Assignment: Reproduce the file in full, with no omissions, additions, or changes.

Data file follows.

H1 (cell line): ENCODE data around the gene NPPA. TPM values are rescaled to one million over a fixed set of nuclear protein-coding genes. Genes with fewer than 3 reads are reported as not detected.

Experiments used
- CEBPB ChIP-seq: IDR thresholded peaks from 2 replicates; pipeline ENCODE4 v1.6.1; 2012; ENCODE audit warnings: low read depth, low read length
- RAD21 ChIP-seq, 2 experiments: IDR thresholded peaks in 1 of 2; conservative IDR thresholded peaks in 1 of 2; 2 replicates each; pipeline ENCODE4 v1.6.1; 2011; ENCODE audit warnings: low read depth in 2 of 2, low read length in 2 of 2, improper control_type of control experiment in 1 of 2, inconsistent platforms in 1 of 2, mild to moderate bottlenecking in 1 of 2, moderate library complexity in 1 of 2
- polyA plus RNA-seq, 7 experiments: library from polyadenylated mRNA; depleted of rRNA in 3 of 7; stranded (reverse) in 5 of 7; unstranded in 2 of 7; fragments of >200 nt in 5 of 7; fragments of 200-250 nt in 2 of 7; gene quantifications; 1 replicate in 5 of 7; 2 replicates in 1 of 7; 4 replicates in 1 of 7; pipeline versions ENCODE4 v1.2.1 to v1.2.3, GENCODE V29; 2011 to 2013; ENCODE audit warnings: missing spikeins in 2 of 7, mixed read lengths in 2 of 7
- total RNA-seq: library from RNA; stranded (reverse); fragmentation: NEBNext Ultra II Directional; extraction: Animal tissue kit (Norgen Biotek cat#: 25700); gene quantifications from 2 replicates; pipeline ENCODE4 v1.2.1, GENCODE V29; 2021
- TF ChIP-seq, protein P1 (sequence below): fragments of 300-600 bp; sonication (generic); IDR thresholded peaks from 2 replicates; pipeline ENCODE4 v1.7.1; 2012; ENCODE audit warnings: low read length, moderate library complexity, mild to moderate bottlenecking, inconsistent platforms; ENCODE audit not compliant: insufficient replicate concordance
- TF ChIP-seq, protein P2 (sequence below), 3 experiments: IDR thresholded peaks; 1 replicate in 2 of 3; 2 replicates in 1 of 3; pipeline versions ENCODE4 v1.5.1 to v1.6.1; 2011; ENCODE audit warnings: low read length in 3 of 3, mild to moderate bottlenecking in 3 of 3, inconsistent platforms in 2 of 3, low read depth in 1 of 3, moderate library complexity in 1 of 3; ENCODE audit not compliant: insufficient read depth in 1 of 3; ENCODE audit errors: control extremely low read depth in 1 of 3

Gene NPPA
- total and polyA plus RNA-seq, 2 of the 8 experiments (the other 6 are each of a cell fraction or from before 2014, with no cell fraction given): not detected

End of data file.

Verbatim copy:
H1 (cell line): ENCODE data around the gene NPPA. TPM values are rescaled to one million over a fixed set of nuclear protein-coding genes. Genes with fewer than 3 reads are reported as not detected.

Experiments used
- CEBPB ChIP-seq: IDR thresholded peaks from 2 replicates; pipeline ENCODE4 v1.6.1; 2012; ENCODE audit warnings: low read depth, low read length
- RAD21 ChIP-seq, 2 experiments: IDR thresholded peaks in 1 of 2; conservative IDR thresholded peaks in 1 of 2; 2 replicates each; pipeline ENCODE4 v1.6.1; 2011; ENCODE audit warnings: low read depth in 2 of 2, low read length in 2 of 2, improper control_type of control experiment in 1 of 2, inconsistent platforms in 1 of 2, mild to moderate bottlenecking in 1 of 2, moderate library complexity in 1 of 2
- polyA plus RNA-seq, 7 experiments: library from polyadenylated mRNA; depleted of rRNA in 3 of 7; stranded (reverse) in 5 of 7; unstranded in 2 of 7; fragments of >200 nt in 5 of 7; fragments of 200-250 nt in 2 of 7; gene quantifications; 1 replicate in 5 of 7; 2 replicates in 1 of 7; 4 replicates in 1 of 7; pipeline versions ENCODE4 v1.2.1 to v1.2.3, GENCODE V29; 2011 to 2013; ENCODE audit warnings: missing spikeins in 2 of 7, mixed read lengths in 2 of 7
- total RNA-seq: library from RNA; stranded (reverse); fragmentation: NEBNext Ultra II Directional; extraction: Animal tissue kit (Norgen Biotek cat#: 25700); gene quantifications from 2 replicates; pipeline ENCODE4 v1.2.1, GENCODE V29; 2021
- TF ChIP-seq, protein P1 (sequence below): fragments of 300-600 bp; sonication (generic); IDR thresholded peaks from 2 replicates; pipeline ENCODE4 v1.7.1; 2012; ENCODE audit warnings: low read length, moderate library complexity, mild to moderate bottlenecking, inconsistent platforms; ENCODE audit not compliant: insufficient replicate concordance
- TF ChIP-seq, protein P2 (sequence below), 3 experiments: IDR thresholded peaks; 1 replicate in 2 of 3; 2 replicates in 1 of 3; pipeline versions ENCODE4 v1.5.1 to v1.6.1; 2011; ENCODE audit warnings: low read length in 3 of 3, mild to moderate bottlenecking in 3 of 3, inconsistent platforms in 2 of 3, low read depth in 1 of 3, moderate library complexity in 1 of 3; ENCODE audit not compliant: insufficient read depth in 1 of 3; ENCODE audit errors: control extremely low read depth in 1 of 3

Gene NPPA
- total and polyA plus RNA-seq, 2 of the 8 experiments (the other 6 are each of a cell fraction or from before 2014, with no cell fraction given): not detected